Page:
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In 2016, the United Nations General Assembly set an ambitious goal: End the global AIDS epidemic by 2030.
The Joint United Nations Programme on HIV/AIDS wrote in the announcement for its 90-90-90 target that the program is not just an historic obligation to the 39 million people who have died of the disease, but “it also represents a momentous opportunity to lay the foundation for a healthier, more just and equitable world for future generations.”
While eradicating AIDS, which first came to the attention of the Centers for Disease Control and Prevention in 1981, is a lofty and worthy goal. There are still a number of challenges on the road to the post-AIDS world envisioned by the U.N. And it’s not yet clear how feasible such a target is.
“While progress is being made, [the U.N. goal is] going to be really hard to achieve,” Dr. Carlos del Rio, chair of the Hubert Department of Global Health and professor of epidemiology at the Rollins School of Public Health of Emory University, said in a phone interview.
“AIDS is not over. We’re nowhere close to the end of AIDS,” he added.
According to the UNAIDS proposal, wiping out the epidemic will require “the right mix of prevention, treatment and care policies.” As part of that broader effort, the body in 2014 adopted the 90-90-90 goal, which called for “90 percent of children screened, 90 percent in treatment and 90 percent viral suppression by 2020.”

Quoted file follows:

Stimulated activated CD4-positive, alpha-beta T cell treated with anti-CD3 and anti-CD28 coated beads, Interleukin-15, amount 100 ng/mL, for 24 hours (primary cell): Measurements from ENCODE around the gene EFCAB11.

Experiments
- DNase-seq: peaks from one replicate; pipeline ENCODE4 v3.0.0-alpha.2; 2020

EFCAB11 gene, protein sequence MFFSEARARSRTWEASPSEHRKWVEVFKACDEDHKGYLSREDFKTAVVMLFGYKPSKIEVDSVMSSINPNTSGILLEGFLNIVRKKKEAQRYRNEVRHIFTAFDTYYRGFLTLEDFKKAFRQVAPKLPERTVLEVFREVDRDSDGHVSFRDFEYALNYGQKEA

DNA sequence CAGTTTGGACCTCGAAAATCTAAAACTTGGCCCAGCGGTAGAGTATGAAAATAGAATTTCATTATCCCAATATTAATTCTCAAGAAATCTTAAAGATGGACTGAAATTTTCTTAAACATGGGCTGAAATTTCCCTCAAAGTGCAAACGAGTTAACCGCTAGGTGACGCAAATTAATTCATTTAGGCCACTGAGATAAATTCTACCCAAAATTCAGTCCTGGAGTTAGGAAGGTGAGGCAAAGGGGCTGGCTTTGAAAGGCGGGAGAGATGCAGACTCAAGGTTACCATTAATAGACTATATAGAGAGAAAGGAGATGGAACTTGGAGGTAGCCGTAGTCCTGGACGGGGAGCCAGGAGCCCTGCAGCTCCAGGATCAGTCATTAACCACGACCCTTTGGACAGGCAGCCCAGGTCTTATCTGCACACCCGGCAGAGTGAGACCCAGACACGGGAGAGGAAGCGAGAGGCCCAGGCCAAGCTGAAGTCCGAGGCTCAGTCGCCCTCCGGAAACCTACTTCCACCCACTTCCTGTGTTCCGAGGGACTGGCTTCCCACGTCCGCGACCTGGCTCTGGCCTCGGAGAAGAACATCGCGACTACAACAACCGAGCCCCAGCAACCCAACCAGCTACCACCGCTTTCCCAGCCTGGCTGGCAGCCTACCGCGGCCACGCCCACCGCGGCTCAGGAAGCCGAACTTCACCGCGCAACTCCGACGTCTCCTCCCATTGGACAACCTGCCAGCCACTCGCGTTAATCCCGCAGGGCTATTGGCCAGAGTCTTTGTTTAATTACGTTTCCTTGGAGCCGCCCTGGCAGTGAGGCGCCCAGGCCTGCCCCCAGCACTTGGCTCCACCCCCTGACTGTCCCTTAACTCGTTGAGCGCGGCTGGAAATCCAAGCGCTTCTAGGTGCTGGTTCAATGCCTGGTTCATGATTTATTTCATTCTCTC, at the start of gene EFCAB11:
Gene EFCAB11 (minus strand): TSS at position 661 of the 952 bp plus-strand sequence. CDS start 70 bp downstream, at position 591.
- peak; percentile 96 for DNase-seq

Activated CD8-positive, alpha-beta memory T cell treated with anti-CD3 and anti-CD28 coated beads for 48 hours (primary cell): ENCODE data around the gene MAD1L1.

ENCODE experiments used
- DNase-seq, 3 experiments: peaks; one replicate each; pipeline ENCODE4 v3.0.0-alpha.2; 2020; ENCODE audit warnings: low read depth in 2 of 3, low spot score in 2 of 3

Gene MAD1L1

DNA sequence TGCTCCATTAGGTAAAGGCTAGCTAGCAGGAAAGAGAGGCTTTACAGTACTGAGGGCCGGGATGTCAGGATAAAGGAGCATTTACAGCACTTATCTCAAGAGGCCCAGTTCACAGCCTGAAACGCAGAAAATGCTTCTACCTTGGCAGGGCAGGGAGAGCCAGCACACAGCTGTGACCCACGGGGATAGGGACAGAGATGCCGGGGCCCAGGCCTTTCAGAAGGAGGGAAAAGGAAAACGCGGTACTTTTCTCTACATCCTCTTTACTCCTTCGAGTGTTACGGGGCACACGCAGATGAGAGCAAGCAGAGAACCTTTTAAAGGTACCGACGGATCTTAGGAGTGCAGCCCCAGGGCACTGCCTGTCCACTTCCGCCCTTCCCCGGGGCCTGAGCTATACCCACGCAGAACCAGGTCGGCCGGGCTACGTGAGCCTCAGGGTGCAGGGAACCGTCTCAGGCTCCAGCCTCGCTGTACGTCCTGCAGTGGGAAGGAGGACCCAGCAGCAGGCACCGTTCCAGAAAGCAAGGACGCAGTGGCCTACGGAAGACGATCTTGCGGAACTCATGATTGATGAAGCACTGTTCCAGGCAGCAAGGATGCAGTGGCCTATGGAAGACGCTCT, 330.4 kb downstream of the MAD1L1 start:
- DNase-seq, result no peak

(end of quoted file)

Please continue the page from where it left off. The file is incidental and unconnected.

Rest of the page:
“It was noble and important to set a goal of HIV eradication by 2030,” Dr. John Bartlett, professor of medicine, global health and nursing at Duke University Medical Center, said in an email interview. But there are significant political, societal and scientific challenges to achieving those goals, he said. Some of them are longstanding — discrimination chief among them.
“Coping with stigma permeates all international efforts from public health policy down to the level of individual patient care,” Bartlett said.
According to a 2017 UNAIDS report, stigma and discrimination significantly impact individuals’ likelihood to seek testing and care, as well as the way they are treated in the health care system.
“Putting the world on track to ending AIDS as a public health threat by 2030 requires a persistent global effort to eliminate HIV-related stigma and discrimination alongside wider efforts to address marginalization and exclusion in health care,” the report read.
According to the report, which analyzed data from a number of countries between 2011 and 2016, about 20 percent of those living with HIV reported they avoided seeking treatment out of fear of discrimination. Among those who did seek care, 1 in 4 reported having experienced some form of discrimination in the health care system — and some were outright denied treatment due to HIV status, including the denial of sexual and reproductive health services. Further, the report outlines how stigma — both in the U.S. and around the world — is “reinforced by criminal laws and other structural barriers, which in turn fuel violence, exploitation and a climate of fear that hinders efforts to provide condoms, harm reduction and other primary prevention methods at sufficient levels of coverage.” Intravenous drug users, LGBTQ individuals and sex workers are particularly at risk for discrimination.